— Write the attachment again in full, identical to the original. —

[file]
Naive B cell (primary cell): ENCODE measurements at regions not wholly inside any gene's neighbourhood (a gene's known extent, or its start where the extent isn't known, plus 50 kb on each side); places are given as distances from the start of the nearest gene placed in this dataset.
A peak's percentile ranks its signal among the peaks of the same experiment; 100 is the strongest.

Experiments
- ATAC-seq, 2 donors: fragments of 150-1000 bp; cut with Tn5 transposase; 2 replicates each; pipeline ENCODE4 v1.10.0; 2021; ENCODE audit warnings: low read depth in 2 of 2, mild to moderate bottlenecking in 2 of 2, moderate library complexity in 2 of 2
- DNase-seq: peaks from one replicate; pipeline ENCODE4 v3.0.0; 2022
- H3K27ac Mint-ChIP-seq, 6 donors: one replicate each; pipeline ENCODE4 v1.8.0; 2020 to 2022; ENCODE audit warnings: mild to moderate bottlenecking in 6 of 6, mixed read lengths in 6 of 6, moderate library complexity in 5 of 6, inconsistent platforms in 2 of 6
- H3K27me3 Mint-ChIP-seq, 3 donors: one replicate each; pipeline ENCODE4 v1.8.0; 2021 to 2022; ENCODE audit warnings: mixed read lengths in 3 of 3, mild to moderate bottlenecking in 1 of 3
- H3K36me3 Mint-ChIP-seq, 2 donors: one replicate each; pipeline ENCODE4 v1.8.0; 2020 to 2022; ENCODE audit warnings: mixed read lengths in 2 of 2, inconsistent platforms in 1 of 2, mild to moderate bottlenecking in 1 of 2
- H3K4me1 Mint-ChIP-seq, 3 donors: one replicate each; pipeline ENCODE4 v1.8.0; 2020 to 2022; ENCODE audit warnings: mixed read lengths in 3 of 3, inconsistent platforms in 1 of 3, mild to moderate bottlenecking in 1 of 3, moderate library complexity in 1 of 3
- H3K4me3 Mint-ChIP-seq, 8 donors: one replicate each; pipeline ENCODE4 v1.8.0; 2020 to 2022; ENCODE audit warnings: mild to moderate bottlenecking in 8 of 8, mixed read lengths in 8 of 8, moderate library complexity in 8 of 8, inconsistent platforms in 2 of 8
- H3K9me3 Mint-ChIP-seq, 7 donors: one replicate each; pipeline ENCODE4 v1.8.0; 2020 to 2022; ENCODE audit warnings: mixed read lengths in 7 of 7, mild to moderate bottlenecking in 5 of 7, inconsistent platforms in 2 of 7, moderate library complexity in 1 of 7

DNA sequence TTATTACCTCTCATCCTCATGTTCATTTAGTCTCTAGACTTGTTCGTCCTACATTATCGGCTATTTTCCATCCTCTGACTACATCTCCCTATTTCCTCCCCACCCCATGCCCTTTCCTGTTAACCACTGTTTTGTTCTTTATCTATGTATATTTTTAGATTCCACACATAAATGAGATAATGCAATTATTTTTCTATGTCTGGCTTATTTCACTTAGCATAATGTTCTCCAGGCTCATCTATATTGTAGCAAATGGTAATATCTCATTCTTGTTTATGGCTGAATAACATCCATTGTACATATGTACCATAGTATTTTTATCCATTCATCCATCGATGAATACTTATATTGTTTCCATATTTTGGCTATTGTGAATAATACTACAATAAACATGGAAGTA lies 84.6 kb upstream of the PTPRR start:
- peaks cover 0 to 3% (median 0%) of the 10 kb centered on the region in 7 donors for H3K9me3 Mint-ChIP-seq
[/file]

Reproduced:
Naive B cell (primary cell): ENCODE measurements at regions not wholly inside any gene's neighbourhood (a gene's known extent, or its start where the extent isn't known, plus 50 kb on each side); places are given as distances from the start of the nearest gene placed in this dataset.
A peak's percentile ranks its signal among the peaks of the same experiment; 100 is the strongest.

Experiments
- ATAC-seq, 2 donors: fragments of 150-1000 bp; cut with Tn5 transposase; 2 replicates each; pipeline ENCODE4 v1.10.0; 2021; ENCODE audit warnings: low read depth in 2 of 2, mild to moderate bottlenecking in 2 of 2, moderate library complexity in 2 of 2
- DNase-seq: peaks from one replicate; pipeline ENCODE4 v3.0.0; 2022
- H3K27ac Mint-ChIP-seq, 6 donors: one replicate each; pipeline ENCODE4 v1.8.0; 2020 to 2022; ENCODE audit warnings: mild to moderate bottlenecking in 6 of 6, mixed read lengths in 6 of 6, moderate library complexity in 5 of 6, inconsistent platforms in 2 of 6
- H3K27me3 Mint-ChIP-seq, 3 donors: one replicate each; pipeline ENCODE4 v1.8.0; 2021 to 2022; ENCODE audit warnings: mixed read lengths in 3 of 3, mild to moderate bottlenecking in 1 of 3
- H3K36me3 Mint-ChIP-seq, 2 donors: one replicate each; pipeline ENCODE4 v1.8.0; 2020 to 2022; ENCODE audit warnings: mixed read lengths in 2 of 2, inconsistent platforms in 1 of 2, mild to moderate bottlenecking in 1 of 2
- H3K4me1 Mint-ChIP-seq, 3 donors: one replicate each; pipeline ENCODE4 v1.8.0; 2020 to 2022; ENCODE audit warnings: mixed read lengths in 3 of 3, inconsistent platforms in 1 of 3, mild to moderate bottlenecking in 1 of 3, moderate library complexity in 1 of 3
- H3K4me3 Mint-ChIP-seq, 8 donors: one replicate each; pipeline ENCODE4 v1.8.0; 2020 to 2022; ENCODE audit warnings: mild to moderate bottlenecking in 8 of 8, mixed read lengths in 8 of 8, moderate library complexity in 8 of 8, inconsistent platforms in 2 of 8
- H3K9me3 Mint-ChIP-seq, 7 donors: one replicate each; pipeline ENCODE4 v1.8.0; 2020 to 2022; ENCODE audit warnings: mixed read lengths in 7 of 7, mild to moderate bottlenecking in 5 of 7, inconsistent platforms in 2 of 7, moderate library complexity in 1 of 7

DNA sequence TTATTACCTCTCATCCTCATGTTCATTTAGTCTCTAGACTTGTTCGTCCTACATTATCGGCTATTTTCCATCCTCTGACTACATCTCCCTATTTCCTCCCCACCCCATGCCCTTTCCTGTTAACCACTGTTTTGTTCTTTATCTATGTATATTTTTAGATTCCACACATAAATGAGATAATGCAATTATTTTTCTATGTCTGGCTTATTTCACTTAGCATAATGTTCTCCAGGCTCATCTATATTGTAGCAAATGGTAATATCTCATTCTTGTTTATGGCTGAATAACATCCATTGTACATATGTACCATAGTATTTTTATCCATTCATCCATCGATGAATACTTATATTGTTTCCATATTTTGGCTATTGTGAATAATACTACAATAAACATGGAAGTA lies 84.6 kb upstream of the PTPRR start:
- peaks cover 0 to 3% (median 0%) of the 10 kb centered on the region in 7 donors for H3K9me3 Mint-ChIP-seq